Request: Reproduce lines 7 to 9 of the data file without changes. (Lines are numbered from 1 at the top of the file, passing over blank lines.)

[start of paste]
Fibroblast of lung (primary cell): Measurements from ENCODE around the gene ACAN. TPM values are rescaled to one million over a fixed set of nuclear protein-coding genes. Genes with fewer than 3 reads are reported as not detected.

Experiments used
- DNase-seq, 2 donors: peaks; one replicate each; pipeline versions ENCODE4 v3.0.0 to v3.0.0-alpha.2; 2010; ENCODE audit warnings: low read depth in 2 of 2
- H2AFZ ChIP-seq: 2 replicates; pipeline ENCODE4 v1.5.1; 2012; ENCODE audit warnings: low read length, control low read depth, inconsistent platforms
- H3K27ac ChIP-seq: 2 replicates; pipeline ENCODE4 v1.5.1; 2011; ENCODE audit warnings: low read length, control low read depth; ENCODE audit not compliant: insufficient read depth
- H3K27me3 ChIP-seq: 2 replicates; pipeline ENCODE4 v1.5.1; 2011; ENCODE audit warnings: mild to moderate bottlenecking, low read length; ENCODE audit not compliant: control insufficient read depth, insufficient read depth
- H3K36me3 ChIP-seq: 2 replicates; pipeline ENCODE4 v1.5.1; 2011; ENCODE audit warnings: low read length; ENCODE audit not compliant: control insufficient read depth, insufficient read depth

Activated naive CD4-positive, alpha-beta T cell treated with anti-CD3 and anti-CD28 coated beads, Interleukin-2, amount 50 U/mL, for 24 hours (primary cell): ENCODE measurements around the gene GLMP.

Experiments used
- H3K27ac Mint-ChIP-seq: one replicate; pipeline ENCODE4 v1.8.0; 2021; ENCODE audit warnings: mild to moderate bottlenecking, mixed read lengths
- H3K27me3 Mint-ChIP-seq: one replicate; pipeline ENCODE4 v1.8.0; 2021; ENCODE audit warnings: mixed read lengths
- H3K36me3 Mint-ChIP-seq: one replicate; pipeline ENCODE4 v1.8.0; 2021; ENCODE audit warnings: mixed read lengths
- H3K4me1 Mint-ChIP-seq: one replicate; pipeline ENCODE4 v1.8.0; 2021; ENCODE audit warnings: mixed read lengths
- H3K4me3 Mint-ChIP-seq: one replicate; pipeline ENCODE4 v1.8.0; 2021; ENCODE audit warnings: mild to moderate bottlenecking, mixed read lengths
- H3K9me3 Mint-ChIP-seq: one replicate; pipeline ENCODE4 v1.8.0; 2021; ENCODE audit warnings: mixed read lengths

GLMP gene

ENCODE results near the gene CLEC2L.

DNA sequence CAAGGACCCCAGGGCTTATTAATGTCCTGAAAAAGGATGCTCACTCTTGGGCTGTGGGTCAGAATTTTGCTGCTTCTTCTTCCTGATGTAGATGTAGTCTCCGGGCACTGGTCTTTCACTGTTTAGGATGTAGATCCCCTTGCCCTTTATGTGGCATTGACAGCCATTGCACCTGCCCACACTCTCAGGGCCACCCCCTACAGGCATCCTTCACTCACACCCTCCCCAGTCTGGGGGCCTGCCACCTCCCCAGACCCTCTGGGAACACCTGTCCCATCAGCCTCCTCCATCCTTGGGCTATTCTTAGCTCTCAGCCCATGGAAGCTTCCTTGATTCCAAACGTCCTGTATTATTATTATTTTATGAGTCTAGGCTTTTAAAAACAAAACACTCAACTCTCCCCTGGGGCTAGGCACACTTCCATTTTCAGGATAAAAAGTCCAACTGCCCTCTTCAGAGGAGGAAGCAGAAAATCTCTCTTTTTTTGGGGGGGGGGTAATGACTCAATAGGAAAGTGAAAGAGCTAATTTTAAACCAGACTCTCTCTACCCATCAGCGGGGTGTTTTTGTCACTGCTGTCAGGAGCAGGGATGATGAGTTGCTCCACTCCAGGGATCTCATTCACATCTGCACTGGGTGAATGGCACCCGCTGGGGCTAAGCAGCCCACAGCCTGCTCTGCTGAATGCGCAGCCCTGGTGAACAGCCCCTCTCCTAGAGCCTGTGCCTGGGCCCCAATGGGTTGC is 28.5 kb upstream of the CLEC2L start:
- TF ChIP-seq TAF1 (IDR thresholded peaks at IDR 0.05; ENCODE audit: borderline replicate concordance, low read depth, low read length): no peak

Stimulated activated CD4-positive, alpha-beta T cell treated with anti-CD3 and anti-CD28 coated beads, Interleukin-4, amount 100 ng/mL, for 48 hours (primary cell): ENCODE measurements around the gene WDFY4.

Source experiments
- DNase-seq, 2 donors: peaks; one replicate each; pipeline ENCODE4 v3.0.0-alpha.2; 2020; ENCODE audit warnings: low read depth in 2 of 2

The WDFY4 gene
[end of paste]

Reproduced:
- H3K36me3 ChIP-seq: 2 replicates; pipeline ENCODE4 v1.5.1; 2011; ENCODE audit warnings: low read length; ENCODE audit not compliant: control insufficient read depth, insufficient read depth

Activated naive CD4-positive, alpha-beta T cell treated with anti-CD3 and anti-CD28 coated beads, Interleukin-2, amount 50 U/mL, for 24 hours (primary cell): ENCODE measurements around the gene GLMP.

Experiments used